Healing Through Story

The Knox School on Long Island where I spent my junior year in highschool. My parents sent me there to break up my relationship with a boy.

Making story of our family history doesn’t mean we change the realities of our forebears’ lives … we don’t turn a thief into a pillar of virtue …but we learn to carry the story differently so the lineage can heal.

Christina Baldwin                                                                                                                Storycatcher, Making Sense of Our Lives through the Power and Practice of Story

As I sit pouring over photos of family and friends, I struggle with many questions.  Who were these people, really?  What have I missed?  What role did or do they have in the weaving of my own story?  What stories can I tell about them … only the one’s that make me laugh and bring smiles of joy?  Can I tell the other ones that are sad, deeply hurtful? The ones that most every family has hidden in the deep, dark closet filled with spider-webs and ghosts that we call denial?

I recently finished reading Mary Karr’s most recent memoir, Lit.  She is a no holds barred storyteller, brutally honest, but in her honesty becomes a friend that you can trust to always speak her truth.  She lays out her life, a tightly woven carpet, that drew me in and once and for all convinced me that addiction is a disease.  Having had relationships with a number of alcoholics in my life, including my mother and mother-in-law, I have seen for the very first time what it is like to be a prisoner of addiction.  I can finally say I have reached a place of understanding and forgiveness, both for them and for my own behavior towards them.  Did Mary Karr go over the top in telling her story?  Does she give us more information than we need?  I think not, since through her story,  she has the ability to help us relate to the difficulties in our own lives.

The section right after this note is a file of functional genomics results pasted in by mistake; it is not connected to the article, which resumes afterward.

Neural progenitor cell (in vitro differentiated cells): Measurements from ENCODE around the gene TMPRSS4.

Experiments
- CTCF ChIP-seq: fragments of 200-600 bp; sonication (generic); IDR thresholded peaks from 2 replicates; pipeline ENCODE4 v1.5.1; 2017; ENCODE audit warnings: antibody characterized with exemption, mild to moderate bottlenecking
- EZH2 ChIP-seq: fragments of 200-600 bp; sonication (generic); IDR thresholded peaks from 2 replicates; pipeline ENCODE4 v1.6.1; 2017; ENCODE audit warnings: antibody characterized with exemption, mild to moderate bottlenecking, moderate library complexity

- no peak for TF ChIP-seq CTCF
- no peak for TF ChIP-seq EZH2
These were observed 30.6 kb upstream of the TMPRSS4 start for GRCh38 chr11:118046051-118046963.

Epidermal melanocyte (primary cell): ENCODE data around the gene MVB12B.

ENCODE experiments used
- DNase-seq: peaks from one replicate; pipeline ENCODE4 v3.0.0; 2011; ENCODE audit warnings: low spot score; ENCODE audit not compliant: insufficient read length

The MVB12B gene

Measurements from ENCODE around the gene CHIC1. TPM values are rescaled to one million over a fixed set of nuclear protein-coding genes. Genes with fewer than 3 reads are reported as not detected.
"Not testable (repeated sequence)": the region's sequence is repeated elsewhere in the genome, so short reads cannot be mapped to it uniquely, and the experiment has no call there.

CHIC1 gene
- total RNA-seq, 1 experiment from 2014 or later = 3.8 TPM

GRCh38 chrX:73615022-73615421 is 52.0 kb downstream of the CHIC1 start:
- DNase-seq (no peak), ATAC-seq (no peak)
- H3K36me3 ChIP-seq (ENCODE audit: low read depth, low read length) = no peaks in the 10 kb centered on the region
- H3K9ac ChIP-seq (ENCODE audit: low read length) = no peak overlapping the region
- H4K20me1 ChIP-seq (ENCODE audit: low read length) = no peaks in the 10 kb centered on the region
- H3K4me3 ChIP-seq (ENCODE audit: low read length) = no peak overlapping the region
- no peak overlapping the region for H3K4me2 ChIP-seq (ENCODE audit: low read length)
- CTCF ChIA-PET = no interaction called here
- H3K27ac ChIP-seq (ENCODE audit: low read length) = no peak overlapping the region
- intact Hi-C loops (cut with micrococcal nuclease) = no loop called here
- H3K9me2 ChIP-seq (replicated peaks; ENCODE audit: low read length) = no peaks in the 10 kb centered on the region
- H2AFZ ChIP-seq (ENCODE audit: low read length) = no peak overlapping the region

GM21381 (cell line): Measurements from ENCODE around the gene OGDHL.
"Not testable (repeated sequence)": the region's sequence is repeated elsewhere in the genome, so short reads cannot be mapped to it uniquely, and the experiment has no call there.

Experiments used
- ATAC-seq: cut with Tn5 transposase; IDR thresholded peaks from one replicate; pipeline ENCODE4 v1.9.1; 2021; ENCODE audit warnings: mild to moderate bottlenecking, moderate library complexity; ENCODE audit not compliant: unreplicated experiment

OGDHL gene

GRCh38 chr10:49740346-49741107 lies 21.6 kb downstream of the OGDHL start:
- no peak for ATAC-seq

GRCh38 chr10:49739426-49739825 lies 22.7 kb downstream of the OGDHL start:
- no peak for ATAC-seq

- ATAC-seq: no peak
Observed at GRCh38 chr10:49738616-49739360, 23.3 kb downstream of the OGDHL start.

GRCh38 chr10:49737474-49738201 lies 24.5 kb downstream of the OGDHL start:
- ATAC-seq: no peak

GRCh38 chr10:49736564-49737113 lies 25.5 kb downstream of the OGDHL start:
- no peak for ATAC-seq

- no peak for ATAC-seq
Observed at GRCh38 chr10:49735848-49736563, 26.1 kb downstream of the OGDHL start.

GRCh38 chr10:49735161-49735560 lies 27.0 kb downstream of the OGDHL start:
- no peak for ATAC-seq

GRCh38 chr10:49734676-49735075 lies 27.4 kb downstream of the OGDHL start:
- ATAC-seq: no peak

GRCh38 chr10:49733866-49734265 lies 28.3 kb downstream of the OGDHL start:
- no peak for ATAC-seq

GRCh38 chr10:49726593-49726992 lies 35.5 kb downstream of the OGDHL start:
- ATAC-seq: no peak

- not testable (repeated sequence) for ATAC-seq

I come from a family who kept their secrets tightly guarded.  There was a great deal of shame involved.  In the days when my parents were young adults, no one asked for help.  To need help was a sign of weakness. You had to deal with whatever was difficult for you, alone.  My father, a veteran of WW II, had PTSD, which at that time was not fully recognized as the debilitating disorder it is.  He suffered from sudden mood swings and moments of severe darkness. My mother, a victim of a cruel childhood turned to alcohol to soften the blows of their lives together and the memories of her own family of origin. Their challenges were never spoken of.

Most of us can and do blame others for who we are.  But in the blaming do we not lose perspective of our own story?  I have frequented Alanon meetings in order to find answers.  I have relived childhood trauma with caring therapists who have helped me see that my difficulties have resulted from the challenges of others.  I am thankfully at a point where I no longer blame somebody else for my pain.  I can only feel compassion for the cards that my predecessors were dealt during their lifetimes. Life is not a romp in the park, but a life long trek through darkness and light, fire and ice.

We all have our dark sides.  I have hurt others, including my parents, my brothers, my husband and my children.  I have warts.   I am a member of the human race.  It is through story that I search for answers that will help me to heal not only my own life, but my family’s lineage as well.  It is through the stories of others, that I am finding my path through the forest. I am searching for the crumbs left by those before me to help guide the way through the great mysteries of life.

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4 Responses to Healing Through Story

  1. kara says:

    Joan, I somehow missed that you started this blog. But as I’ve been reading over the last few days I am just amazed at the poignancy of your writing. I wanted to tell you I’ve been reading and I’m going to put it in my reader so I can get the updates. Thank you for sharing yourself – creative blessings to you.

  2. jzrart says:

    Kara, thank you so much for your kind words. I love to think that this all started in Taos with you and all of the other wonderful women who shared their own struggles. It was a productive time and inspirational time for me.

  3. Patricia says:

    Joan, maybe more like the golden cord than crumbs. Thank you for writing

  4. patti stark says:

    powerful stuff, joan – thought you were writing about my family and me there for awhile – patti

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